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Q & A by Amanda Rutledge, Marketing and Communication Intern, A Billion + Change
To commemorate the ten year anniversary of Hurricane Katrina and the amazing volunteers who responded, A Billion + Change is running a blog series to highlight a few outstanding examples of skill-based volunteers who continue to contribute to the growth and resilience of the people and the city of New Orleans.
In the wake of Hurricane Katrina, Judy Bussey, a Canadian food service employee, was shocked to see the devastation of New Orleans. Determined to help, Bussey searched for a place where she could make a difference with her time and her passion for food. About six years ago, Bussey found Liberty’s Kitchen and began her annual month-long visits to dedicate her time and passion to further develop the mission of Liberty’s Kitchen.
Can you tell me a little about Liberty’s Kitchen and what they do?
Liberty’s Kitchen is an organization dedicated to transforming the lives of vulnerable New Orleans youth. They provide a path to bright and healthy futures through employability and life skills training and by providing freshly prepared, nutritious meals to school children.
How long have you been volunteering with Liberty’s Kitchen?
I believe this past year was my fifth year; it may have been my sixth year.
Wow! So what is it about Liberty’s Kitchen that keeps you coming back every single year?
I have a heart for the city itself. The need is great; people here say to me, ‘Surely there is something that you can do closer to home.’ To which I say of course there is and I do volunteer in my hometown. When people are retired at my age in Canada, we tend to spend our winters where it’s warmer and I don’t see myself going somewhere and sitting by the pool. This way I’m getting a bit of a vacation somewhere it’s not too cold and I’m doing something I like doing! It’s amazing to see the difference in those kids in four weeks. It’s shocking.
Could you walk me through all the volunteer activities, noting where you may have used any of your professional skills?
One reason Liberty’s Kitchen appealed to me is that all through my life I have worked on and off either as a waitress or staffer for catering companies. Food service appealed to me; I love cooking. To me, working alongside students is ideal, peeling potatoes or doing whatever that’s food related, because it’s something I’ve done and something I enjoy.
When I was growing up I always wanted to be a social worker and my mother always said, ‘Oh you don’t want to do that, you don’t make any money, you work with the underbelly of life.’ She guided me away from it. I’ve always been a little bit sorry about that. I wish that I had followed through.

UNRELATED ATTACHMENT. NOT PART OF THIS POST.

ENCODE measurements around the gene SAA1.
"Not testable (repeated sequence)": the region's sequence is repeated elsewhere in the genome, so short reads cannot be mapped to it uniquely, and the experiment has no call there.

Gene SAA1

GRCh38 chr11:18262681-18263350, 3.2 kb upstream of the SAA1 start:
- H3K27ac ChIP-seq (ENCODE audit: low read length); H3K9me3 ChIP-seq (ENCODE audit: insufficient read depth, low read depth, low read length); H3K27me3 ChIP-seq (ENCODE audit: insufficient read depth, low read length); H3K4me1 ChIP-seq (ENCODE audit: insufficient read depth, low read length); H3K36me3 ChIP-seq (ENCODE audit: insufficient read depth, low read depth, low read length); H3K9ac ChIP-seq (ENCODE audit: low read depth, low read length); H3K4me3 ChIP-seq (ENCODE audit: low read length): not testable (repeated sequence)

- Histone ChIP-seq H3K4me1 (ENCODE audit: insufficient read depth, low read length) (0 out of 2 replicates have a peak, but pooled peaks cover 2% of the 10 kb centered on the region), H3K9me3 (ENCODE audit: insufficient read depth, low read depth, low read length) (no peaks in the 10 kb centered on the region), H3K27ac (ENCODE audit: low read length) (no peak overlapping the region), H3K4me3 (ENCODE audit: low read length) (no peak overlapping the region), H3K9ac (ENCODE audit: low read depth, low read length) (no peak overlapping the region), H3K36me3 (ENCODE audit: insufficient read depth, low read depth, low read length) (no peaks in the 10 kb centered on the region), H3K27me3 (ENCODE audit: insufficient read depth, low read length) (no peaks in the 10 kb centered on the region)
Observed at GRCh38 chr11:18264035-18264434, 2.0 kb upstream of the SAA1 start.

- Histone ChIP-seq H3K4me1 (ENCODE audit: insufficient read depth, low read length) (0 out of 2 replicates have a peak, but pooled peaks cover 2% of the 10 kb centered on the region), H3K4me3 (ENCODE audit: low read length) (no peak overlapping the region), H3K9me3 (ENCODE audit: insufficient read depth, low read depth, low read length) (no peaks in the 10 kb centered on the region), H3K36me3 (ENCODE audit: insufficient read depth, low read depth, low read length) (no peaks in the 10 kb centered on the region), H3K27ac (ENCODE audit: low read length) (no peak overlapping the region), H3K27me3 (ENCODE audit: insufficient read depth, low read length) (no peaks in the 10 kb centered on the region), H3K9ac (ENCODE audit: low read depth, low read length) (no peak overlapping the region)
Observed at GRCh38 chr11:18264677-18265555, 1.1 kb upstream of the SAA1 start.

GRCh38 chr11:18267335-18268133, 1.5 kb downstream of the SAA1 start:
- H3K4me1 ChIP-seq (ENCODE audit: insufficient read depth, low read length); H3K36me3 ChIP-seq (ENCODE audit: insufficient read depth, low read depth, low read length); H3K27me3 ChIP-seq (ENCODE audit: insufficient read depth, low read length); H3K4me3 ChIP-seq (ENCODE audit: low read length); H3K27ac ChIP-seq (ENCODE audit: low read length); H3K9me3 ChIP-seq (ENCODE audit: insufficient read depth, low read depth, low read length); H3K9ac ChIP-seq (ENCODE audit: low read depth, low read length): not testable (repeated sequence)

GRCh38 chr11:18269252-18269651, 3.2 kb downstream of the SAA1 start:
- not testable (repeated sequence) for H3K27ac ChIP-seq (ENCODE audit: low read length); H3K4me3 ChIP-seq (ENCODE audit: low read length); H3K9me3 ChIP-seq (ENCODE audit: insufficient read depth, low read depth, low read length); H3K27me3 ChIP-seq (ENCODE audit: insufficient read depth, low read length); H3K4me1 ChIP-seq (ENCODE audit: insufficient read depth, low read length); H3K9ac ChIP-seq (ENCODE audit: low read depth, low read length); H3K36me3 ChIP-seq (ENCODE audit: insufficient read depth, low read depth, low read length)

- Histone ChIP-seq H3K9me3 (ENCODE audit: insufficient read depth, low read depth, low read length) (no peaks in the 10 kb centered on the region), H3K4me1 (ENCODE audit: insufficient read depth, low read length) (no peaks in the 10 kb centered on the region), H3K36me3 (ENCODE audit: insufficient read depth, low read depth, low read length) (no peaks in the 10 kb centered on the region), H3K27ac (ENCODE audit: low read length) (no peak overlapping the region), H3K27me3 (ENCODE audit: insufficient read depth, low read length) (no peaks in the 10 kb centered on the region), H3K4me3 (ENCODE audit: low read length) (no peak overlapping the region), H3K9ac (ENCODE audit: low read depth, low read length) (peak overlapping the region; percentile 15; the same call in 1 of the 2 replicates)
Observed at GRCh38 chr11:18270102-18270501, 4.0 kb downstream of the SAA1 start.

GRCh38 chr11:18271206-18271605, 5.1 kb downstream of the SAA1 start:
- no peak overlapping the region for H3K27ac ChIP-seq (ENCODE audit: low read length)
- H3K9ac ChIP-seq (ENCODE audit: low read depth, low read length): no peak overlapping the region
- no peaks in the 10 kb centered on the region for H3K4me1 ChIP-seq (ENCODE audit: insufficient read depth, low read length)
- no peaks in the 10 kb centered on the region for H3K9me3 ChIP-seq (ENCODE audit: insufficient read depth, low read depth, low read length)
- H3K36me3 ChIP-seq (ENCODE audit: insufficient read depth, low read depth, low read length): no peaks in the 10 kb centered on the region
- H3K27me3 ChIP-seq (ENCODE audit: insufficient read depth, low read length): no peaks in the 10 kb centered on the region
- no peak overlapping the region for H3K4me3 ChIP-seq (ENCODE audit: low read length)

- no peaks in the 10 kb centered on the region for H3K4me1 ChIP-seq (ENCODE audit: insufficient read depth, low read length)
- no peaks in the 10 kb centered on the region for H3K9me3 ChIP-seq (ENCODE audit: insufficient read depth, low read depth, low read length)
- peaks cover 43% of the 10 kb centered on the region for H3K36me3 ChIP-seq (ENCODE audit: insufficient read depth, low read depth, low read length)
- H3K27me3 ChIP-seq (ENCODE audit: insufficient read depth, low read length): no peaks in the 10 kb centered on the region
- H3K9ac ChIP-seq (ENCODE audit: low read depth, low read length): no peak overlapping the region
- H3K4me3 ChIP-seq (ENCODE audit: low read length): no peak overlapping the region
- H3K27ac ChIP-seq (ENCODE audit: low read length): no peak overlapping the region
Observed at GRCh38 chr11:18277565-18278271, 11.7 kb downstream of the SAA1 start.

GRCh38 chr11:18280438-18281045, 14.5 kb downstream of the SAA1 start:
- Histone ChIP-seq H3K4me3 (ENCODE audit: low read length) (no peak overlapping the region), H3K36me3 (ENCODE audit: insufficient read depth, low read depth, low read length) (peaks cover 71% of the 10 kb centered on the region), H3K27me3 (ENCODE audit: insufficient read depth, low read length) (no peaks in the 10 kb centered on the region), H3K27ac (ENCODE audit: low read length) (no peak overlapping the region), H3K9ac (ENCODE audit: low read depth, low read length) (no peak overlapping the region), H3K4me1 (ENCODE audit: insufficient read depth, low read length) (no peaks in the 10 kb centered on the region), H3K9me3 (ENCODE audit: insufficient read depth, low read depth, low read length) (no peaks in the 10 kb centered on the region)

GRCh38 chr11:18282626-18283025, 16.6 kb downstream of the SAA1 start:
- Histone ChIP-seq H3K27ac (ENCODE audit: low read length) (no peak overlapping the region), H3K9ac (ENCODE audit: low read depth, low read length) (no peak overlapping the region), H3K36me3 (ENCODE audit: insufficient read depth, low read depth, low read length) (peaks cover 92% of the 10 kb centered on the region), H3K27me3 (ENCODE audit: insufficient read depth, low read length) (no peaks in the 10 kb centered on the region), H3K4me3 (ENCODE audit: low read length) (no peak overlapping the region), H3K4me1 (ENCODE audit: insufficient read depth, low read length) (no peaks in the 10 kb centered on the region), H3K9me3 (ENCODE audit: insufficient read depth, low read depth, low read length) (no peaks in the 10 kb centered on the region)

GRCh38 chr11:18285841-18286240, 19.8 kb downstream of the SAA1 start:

Are there any students that stick out in your mind?
There was one in particular who was not in the group that I worked with, but was in the group that came in as I was leaving. I spent the first week with him and I thought, ‘There is no way he’s going to get past the first week.’ He was slouched in his chair his hat pulled down over his eyes, ear buds in. The staff had to keep telling him to sit up and take those ear buds out, and I just thought, ‘He’s gone; he’s just not going to come back one day.’
When I went back for graduation he was actually the star of that class! Turns out, he used the training to land a job in the food service industry! He was an entirely different person and such a hard worker. You could see it.
Tell me about the impact that volunteering, including your work at Liberty’s Kitchen, has had on you over the years.
At a volunteer site in Mississippi many years ago, I was warned, ‘Be careful when you go home because you will start judging your friends and family on their lifestyle. You’ve now seen people who don’t have what you or your neighbors have.’ That is kind of how I feel every time I come home to my nieces and nephews complaining. I just say, ‘You guys don’t know just how good you have it.’
Anything you feel I should know?
If I had the time and the resources, I would spend more time there. I’m sad to see they don’t have more volunteers. Many volunteers don’t work out long-term. They told me it’s partly about perspective and judgement; volunteers come in with the right intentions and focus on saving kids from themselves. I’m sad that they don’t have more long-term volunteers that can come in and become a positive piece of their lives, rather than trying to fix them. They’re a fabulous organization. I hope they continue to grow.
Bussey hopes that others will see the boundless benefits that Liberty's Kitchen has given to the community and youth. She also hopes to see more businesses work with them, their students and their graduates.